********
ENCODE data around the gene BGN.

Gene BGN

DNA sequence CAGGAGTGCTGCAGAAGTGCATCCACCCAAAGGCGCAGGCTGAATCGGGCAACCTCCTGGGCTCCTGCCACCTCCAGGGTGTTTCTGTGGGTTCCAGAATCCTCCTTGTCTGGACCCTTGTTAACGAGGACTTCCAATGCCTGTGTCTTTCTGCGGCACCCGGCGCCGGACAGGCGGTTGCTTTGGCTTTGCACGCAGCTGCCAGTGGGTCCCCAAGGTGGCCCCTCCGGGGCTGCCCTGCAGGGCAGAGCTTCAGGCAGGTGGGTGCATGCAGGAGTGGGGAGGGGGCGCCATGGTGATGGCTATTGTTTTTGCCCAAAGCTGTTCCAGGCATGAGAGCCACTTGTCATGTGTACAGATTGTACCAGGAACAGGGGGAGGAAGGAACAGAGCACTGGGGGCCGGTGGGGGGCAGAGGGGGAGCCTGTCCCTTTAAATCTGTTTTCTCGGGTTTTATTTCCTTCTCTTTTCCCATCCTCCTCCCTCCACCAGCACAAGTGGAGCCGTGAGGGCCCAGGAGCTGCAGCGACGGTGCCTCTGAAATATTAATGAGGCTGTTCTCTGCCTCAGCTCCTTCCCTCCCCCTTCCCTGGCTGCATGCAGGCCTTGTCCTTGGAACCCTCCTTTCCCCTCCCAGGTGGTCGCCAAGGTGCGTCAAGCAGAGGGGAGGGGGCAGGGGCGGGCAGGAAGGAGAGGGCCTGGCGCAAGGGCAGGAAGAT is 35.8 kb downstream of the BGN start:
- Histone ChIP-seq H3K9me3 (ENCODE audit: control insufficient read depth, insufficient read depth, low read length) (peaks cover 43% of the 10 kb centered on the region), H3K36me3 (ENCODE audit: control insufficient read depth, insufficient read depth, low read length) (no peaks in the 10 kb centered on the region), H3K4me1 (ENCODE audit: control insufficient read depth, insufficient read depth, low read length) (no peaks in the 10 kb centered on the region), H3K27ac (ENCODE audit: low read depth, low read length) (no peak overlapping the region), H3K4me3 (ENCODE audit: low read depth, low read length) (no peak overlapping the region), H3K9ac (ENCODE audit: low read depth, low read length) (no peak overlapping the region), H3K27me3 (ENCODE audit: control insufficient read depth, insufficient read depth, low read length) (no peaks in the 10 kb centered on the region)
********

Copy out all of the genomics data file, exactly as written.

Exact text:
ENCODE data around the gene BGN.

Gene BGN

DNA sequence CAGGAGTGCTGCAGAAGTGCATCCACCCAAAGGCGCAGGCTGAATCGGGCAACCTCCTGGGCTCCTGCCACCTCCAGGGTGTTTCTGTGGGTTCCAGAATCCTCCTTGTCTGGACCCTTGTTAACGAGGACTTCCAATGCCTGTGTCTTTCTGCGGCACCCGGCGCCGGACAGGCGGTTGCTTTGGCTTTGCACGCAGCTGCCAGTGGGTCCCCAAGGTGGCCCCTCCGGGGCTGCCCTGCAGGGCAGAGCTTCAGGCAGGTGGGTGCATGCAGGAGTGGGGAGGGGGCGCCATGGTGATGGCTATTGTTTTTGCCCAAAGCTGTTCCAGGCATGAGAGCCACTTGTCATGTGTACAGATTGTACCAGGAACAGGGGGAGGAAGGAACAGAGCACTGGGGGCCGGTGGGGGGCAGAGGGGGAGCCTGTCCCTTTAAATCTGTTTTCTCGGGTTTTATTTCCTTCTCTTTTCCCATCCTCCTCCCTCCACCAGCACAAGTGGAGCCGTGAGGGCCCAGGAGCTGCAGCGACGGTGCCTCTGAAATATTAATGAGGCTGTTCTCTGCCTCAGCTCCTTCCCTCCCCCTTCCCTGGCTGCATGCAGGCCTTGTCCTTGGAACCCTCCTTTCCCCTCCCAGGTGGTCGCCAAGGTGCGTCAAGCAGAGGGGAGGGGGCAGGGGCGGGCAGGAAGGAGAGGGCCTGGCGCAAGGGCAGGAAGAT is 35.8 kb downstream of the BGN start:
- Histone ChIP-seq H3K9me3 (ENCODE audit: control insufficient read depth, insufficient read depth, low read length) (peaks cover 43% of the 10 kb centered on the region), H3K36me3 (ENCODE audit: control insufficient read depth, insufficient read depth, low read length) (no peaks in the 10 kb centered on the region), H3K4me1 (ENCODE audit: control insufficient read depth, insufficient read depth, low read length) (no peaks in the 10 kb centered on the region), H3K27ac (ENCODE audit: low read depth, low read length) (no peak overlapping the region), H3K4me3 (ENCODE audit: low read depth, low read length) (no peak overlapping the region), H3K9ac (ENCODE audit: low read depth, low read length) (no peak overlapping the region), H3K27me3 (ENCODE audit: control insufficient read depth, insufficient read depth, low read length) (no peaks in the 10 kb centered on the region)